Clearly, a woman’s respectability is perceived as determining her safety on the streets. A retired teacher and social worker who works with a night school improvement programme says: “It’s not safe for girls to be out at night. In order to protect themselves, the girls must wear respectable clothes and not provoke men. They should not travel in unsafe and dark areas of the streets.”
The issue of provocative clothing crops up every time there is a debate about women’s safety. Another teacher at a night school says: “I tell my girls not to wear flashy clothing. Or act in ways which could attract the boys of the streets.” Night schools do not have uniforms, so the issue of ‘right’ and ‘respectable’ clothing becomes more important. Respectability seems to come also from being at the right place and for legitimate reasons. Travelling back with the students, we saw that boys did not hesitate to loiter about or stop for a tea or snacks; girls made it a point to head purposefully home as soon as classes got over. The most common reason given for this was: “Good girls do not hang around.”
In spite of all their negotiations, women who dare to go to night school cause raised eyebrows. Rashmi Kadam, alumnus of a night school and currently a student of Milind Night College, Parel, says: “My neighbours look at me with suspicion because I come back home late at night after attending school. They often question my family about my late timings. Night schools are not seen in a very positive light by most people. The common perception is that women who attend night schools have gone to the dogs. They are not good at studies; their character is not good either.” Despite attempts to conform to the good-girl ideal, the stigma attached to the night is so strong that it taints the character of any woman who ventures out.
The stigma sticks regardless of class. Women from relatively higher classes who enter into the night school space as teachers, social workers and volunteers, face the same attitudes. Fatema Kakal, a young student of Ramnarain Ruia College, Mumbai, who volunteers with Masoom as a teacher at Gokhale Night High School, Dadar, says: “While for me it was never a huge challenge to convince my parents to let me take up this work, most of my friends could not do so. My sister is already into social work so my parents had been sensitised. Not many parents feel it is safe to let their children go out at night to the slums and lower-class localities.”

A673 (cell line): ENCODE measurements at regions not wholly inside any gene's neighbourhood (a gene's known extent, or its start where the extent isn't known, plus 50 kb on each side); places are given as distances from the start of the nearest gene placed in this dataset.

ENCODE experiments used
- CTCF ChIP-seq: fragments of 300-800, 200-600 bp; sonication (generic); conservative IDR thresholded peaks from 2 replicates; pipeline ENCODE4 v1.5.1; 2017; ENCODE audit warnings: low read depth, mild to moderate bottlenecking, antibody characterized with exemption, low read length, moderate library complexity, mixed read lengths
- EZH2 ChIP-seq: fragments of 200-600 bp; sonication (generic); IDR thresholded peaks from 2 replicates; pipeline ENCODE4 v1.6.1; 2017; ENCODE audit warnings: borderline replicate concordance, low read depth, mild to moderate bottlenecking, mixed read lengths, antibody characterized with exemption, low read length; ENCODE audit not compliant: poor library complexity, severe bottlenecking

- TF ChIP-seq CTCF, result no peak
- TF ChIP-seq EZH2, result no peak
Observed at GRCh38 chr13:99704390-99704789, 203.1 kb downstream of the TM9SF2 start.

What is it that makes the slums more unsafe than the rest of the city for middle- and upper-middle class women? Perhaps the answer lies in the perception that ‘strange’ men reside in such spaces.
If a woman’s class determines her access to different spaces, age matters too. Madhavi Joshi, 63, and working with Masoom towards the development of night schools, says: “Even at this age I feel unsafe. I can imagine how unsafe the younger girls must be feeling. My family is scared that someone will catch hold of me at night. They tell me that there is no need for me to work. I understand that if it is difficult for me to negotiate at this age, younger women must find it even tougher.” Younger women experience stronger restrictions perhaps because the fear of sexual defilement rests more firmly on their young bodies.
While crime against men at night could be equally high, or even higher, it is never as sensationalised as crime against women. One major reason for this is because the street is not seen as the ‘right’ place for a woman. Another reason could be the fear of strange men sexually defiling ‘their’ women. The irony is that if women are unsafe in public spaces after dark, they are equally unsafe inside their homes. In a survey conducted around the topic of sexual abuse by Masoom in Meena Tai Kurde Girls Night School, Wadala, which has 116 female students, close to 12% of the girls said they had experienced sexual harassment in the family and community. The actual number could be much higher. Most of the women did not even know about sexual harassment; only around 5% of the students said they were aware of sexual harassment before an awareness session was conducted. In a subsequent survey with a sample of 40 girls from three night schools — Sarvajanik Night High School, Dadar, Meena Tai Kurde Girls Night School, Wadala, and Maharashtra Night High School, Kurla — only four girls could identify the difference between safe and unsafe touch. Apparently, most often it is not the safety of the girls themselves that concerns families. Rather, they are concerned about the sexual defilement of their women by an outsider.
So, although women going to night school may be said to enjoy a certain degree of freedom in accessing the night space, this freedom is seldom accompanied by agency. (Infochange)
By Ditilekha Sharma